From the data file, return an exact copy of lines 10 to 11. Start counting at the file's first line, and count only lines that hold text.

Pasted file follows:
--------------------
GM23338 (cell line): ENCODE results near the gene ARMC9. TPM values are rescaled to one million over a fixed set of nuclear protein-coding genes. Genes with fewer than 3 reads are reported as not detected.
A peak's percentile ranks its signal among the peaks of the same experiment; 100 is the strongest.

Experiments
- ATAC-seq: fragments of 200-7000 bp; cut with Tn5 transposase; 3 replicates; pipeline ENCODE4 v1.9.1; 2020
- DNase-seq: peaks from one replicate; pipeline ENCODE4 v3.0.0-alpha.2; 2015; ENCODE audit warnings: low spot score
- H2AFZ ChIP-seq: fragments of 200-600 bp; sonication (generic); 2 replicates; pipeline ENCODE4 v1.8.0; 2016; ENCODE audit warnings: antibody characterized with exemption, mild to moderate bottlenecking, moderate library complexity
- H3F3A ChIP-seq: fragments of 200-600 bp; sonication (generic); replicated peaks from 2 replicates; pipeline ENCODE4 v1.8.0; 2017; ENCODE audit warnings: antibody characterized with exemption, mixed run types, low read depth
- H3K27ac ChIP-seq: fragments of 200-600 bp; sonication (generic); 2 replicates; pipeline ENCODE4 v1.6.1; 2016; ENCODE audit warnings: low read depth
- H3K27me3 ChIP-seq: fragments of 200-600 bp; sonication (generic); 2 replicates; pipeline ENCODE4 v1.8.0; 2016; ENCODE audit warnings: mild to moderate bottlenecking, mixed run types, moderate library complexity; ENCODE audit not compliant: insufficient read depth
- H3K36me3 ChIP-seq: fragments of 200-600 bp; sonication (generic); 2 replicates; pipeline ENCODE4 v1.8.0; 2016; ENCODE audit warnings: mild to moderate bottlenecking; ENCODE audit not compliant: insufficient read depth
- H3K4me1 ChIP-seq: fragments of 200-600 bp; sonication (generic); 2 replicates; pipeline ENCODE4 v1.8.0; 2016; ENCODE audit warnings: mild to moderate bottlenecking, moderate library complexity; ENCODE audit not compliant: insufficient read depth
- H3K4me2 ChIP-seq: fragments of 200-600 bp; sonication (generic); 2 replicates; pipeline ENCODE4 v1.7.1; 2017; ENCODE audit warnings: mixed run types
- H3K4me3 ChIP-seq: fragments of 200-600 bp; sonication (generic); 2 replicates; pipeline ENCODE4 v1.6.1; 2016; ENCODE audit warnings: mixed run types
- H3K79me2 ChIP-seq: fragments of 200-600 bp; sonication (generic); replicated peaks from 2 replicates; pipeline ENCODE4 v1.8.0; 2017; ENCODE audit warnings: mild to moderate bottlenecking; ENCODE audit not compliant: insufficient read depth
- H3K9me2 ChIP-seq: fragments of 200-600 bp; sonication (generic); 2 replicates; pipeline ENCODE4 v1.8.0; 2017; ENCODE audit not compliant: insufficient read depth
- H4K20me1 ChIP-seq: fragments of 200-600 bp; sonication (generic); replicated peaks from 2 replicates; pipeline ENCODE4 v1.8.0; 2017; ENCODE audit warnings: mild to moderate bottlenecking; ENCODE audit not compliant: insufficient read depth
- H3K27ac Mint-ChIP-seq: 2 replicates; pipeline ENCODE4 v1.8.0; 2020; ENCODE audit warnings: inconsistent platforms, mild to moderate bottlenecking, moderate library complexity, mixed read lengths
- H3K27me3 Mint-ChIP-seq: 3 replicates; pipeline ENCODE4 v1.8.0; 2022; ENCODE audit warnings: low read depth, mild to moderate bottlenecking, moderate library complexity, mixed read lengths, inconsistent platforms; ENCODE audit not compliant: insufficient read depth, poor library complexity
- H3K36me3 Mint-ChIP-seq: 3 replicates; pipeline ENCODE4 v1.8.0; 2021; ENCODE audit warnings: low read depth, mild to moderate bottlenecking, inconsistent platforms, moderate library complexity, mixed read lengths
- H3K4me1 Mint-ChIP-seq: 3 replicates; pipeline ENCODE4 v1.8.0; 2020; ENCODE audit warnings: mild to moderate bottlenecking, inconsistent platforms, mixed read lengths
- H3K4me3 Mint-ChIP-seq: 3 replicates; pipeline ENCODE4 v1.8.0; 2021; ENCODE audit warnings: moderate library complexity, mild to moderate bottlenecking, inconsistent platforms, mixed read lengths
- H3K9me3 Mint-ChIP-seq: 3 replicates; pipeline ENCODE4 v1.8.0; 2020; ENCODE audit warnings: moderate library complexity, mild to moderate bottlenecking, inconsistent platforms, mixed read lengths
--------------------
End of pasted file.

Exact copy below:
- H3K36me3 ChIP-seq: fragments of 200-600 bp; sonication (generic); 2 replicates; pipeline ENCODE4 v1.8.0; 2016; ENCODE audit warnings: mild to moderate bottlenecking; ENCODE audit not compliant: insufficient read depth
- H3K4me1 ChIP-seq: fragments of 200-600 bp; sonication (generic); 2 replicates; pipeline ENCODE4 v1.8.0; 2016; ENCODE audit warnings: mild to moderate bottlenecking, moderate library complexity; ENCODE audit not compliant: insufficient read depth